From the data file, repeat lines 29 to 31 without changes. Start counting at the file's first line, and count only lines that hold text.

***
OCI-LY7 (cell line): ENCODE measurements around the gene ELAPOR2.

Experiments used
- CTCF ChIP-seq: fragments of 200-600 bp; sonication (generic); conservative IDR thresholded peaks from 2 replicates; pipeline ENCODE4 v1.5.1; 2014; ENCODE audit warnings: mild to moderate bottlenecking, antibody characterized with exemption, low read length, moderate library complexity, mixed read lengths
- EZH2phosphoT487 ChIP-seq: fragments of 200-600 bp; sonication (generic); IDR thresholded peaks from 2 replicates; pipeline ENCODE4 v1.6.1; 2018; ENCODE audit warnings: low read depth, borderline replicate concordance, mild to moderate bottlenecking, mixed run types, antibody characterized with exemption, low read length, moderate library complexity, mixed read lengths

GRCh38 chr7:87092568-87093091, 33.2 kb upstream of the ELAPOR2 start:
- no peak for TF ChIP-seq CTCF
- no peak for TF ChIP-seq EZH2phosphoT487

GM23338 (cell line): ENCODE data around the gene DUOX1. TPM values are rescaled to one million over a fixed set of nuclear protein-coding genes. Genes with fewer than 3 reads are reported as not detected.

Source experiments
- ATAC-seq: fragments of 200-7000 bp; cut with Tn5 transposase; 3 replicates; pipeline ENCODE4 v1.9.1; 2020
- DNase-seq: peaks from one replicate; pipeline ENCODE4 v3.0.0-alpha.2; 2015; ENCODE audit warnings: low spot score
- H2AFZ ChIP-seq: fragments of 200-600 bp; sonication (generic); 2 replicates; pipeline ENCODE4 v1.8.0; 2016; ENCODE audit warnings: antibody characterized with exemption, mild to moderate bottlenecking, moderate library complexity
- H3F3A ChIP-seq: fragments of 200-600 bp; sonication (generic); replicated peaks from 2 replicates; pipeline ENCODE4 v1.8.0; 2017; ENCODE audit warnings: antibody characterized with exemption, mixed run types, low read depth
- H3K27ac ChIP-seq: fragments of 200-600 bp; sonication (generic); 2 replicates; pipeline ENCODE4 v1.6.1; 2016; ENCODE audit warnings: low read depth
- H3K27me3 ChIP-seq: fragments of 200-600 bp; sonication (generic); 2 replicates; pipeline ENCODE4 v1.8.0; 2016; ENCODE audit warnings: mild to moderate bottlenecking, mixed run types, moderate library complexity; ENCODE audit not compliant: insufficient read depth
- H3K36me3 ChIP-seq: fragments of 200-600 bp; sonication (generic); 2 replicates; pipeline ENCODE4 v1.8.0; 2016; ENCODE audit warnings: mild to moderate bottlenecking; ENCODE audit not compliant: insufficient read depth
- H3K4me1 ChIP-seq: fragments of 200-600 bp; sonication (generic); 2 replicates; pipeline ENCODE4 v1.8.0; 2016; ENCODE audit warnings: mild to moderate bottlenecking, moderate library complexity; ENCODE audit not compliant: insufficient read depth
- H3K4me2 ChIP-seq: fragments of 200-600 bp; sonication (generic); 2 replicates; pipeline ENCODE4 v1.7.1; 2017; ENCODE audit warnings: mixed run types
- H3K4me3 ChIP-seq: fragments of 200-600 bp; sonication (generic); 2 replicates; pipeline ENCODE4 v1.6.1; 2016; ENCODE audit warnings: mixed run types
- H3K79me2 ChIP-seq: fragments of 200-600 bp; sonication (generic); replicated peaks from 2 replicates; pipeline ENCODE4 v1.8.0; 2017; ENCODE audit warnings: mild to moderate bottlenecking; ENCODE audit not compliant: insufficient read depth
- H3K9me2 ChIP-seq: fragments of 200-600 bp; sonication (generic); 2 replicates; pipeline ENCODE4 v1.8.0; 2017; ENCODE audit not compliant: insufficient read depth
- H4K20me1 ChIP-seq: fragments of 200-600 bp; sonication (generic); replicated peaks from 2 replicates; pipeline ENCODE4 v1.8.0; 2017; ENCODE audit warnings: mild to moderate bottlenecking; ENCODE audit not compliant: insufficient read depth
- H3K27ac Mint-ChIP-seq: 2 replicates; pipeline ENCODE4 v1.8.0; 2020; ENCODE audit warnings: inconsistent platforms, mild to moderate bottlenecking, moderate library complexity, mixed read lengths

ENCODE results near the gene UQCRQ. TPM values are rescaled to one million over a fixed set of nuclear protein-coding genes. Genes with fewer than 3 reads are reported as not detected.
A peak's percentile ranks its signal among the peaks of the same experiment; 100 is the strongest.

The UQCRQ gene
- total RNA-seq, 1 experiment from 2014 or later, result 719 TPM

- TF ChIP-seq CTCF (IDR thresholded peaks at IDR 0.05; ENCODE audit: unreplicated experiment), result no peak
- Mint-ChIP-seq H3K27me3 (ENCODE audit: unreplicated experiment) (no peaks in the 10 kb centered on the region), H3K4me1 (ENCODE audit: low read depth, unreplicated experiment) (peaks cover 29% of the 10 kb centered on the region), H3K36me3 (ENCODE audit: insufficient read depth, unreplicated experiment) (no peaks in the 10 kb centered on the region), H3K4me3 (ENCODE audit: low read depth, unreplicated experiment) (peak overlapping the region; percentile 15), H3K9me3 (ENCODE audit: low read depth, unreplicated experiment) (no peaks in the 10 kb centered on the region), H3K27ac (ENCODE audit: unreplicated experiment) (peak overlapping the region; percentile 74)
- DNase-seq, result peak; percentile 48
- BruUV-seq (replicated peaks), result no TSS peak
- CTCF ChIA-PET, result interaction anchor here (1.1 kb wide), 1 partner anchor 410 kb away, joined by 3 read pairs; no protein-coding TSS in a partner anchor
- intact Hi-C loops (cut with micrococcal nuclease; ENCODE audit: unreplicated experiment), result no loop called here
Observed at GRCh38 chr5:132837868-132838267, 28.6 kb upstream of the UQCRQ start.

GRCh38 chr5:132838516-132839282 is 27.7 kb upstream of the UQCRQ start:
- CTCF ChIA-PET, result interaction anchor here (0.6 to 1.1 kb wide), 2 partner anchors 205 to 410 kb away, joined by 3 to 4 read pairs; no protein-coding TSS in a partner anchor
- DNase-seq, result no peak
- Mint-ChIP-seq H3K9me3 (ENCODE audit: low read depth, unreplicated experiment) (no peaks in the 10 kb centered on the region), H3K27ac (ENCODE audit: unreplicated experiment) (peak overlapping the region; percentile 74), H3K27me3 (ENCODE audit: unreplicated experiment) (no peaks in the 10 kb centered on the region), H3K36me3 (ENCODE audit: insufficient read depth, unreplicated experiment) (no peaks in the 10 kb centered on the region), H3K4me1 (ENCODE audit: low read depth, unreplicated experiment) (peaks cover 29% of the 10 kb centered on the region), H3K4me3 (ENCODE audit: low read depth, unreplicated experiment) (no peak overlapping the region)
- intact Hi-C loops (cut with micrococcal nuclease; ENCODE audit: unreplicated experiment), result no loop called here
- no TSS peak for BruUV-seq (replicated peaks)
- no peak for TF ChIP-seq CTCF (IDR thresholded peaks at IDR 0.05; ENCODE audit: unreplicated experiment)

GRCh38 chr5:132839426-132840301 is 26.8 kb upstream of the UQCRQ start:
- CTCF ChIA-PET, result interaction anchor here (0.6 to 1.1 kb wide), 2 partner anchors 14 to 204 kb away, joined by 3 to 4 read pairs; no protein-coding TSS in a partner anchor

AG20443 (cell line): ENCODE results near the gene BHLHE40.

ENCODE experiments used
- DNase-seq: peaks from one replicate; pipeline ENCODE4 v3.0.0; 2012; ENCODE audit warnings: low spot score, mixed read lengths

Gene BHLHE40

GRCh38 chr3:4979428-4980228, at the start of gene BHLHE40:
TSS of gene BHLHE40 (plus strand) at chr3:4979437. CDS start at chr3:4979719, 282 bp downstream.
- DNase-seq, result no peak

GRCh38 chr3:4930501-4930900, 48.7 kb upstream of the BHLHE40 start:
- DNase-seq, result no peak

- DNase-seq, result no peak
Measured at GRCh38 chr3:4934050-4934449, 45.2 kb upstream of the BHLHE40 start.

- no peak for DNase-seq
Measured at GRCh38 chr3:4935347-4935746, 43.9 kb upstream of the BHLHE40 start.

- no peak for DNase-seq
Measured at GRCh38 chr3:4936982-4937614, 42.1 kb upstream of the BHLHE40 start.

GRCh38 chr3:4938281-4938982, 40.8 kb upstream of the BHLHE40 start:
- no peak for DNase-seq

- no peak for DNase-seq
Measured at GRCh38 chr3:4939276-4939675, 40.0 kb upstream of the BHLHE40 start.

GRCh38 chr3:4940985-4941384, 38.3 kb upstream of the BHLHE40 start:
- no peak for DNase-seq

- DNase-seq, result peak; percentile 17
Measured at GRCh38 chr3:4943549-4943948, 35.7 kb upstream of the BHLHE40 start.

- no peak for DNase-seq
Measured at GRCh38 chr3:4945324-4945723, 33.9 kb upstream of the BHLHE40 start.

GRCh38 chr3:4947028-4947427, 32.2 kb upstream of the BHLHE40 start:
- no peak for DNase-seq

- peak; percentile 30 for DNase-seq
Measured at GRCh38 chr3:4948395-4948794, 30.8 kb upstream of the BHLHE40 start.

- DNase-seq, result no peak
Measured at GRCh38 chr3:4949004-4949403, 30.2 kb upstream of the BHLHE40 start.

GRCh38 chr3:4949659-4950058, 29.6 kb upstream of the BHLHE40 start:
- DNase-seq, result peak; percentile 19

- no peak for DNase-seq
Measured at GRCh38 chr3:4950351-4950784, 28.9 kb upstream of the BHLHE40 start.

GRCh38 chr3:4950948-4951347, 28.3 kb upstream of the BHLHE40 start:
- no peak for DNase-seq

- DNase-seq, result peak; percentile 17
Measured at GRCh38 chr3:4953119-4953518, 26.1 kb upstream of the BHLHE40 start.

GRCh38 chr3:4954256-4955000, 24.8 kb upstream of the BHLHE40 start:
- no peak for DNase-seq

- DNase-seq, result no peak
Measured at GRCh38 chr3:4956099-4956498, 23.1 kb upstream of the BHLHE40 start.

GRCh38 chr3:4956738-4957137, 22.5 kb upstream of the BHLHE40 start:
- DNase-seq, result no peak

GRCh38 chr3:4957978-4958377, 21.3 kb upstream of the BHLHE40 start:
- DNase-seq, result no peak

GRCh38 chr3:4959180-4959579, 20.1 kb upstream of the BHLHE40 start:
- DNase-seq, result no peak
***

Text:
- Mint-ChIP-seq H3K27me3 (ENCODE audit: unreplicated experiment) (no peaks in the 10 kb centered on the region), H3K4me1 (ENCODE audit: low read depth, unreplicated experiment) (peaks cover 29% of the 10 kb centered on the region), H3K36me3 (ENCODE audit: insufficient read depth, unreplicated experiment) (no peaks in the 10 kb centered on the region), H3K4me3 (ENCODE audit: low read depth, unreplicated experiment) (peak overlapping the region; percentile 15), H3K9me3 (ENCODE audit: low read depth, unreplicated experiment) (no peaks in the 10 kb centered on the region), H3K27ac (ENCODE audit: unreplicated experiment) (peak overlapping the region; percentile 74)
- DNase-seq, result peak; percentile 48
- BruUV-seq (replicated peaks), result no TSS peak